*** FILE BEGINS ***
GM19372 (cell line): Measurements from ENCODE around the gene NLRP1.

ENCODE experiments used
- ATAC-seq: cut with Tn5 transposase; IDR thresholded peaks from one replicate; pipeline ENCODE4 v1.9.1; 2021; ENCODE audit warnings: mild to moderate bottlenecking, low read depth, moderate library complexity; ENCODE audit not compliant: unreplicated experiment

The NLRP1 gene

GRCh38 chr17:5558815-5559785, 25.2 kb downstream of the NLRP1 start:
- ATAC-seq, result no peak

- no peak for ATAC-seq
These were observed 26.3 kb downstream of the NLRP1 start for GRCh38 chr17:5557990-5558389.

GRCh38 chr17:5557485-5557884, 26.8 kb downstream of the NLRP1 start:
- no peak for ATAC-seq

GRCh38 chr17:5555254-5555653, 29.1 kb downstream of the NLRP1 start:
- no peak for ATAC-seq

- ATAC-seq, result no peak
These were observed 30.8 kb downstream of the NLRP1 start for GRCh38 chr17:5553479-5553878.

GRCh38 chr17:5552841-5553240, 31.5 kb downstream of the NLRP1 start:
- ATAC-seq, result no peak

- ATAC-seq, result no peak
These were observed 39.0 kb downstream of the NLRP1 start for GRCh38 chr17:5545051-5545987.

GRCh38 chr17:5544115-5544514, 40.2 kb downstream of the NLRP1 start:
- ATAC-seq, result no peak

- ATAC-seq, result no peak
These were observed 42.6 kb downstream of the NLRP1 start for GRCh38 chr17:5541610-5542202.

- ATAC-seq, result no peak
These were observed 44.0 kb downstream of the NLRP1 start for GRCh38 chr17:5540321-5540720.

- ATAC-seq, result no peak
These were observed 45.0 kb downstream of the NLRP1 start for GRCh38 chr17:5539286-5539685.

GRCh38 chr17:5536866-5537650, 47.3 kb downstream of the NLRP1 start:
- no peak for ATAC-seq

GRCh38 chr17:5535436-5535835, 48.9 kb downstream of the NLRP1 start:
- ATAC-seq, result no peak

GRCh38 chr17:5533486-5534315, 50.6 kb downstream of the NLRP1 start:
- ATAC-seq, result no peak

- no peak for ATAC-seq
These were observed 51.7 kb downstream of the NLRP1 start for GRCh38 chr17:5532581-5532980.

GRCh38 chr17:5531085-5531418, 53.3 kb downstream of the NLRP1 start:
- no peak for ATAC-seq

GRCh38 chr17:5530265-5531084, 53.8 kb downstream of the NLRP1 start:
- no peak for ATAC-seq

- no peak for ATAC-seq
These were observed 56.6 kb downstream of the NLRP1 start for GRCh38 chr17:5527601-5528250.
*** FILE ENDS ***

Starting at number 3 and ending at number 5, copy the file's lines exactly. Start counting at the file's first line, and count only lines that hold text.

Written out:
- ATAC-seq: cut with Tn5 transposase; IDR thresholded peaks from one replicate; pipeline ENCODE4 v1.9.1; 2021; ENCODE audit warnings: mild to moderate bottlenecking, low read depth, moderate library complexity; ENCODE audit not compliant: unreplicated experiment

The NLRP1 gene

GRCh38 chr17:5558815-5559785, 25.2 kb downstream of the NLRP1 start: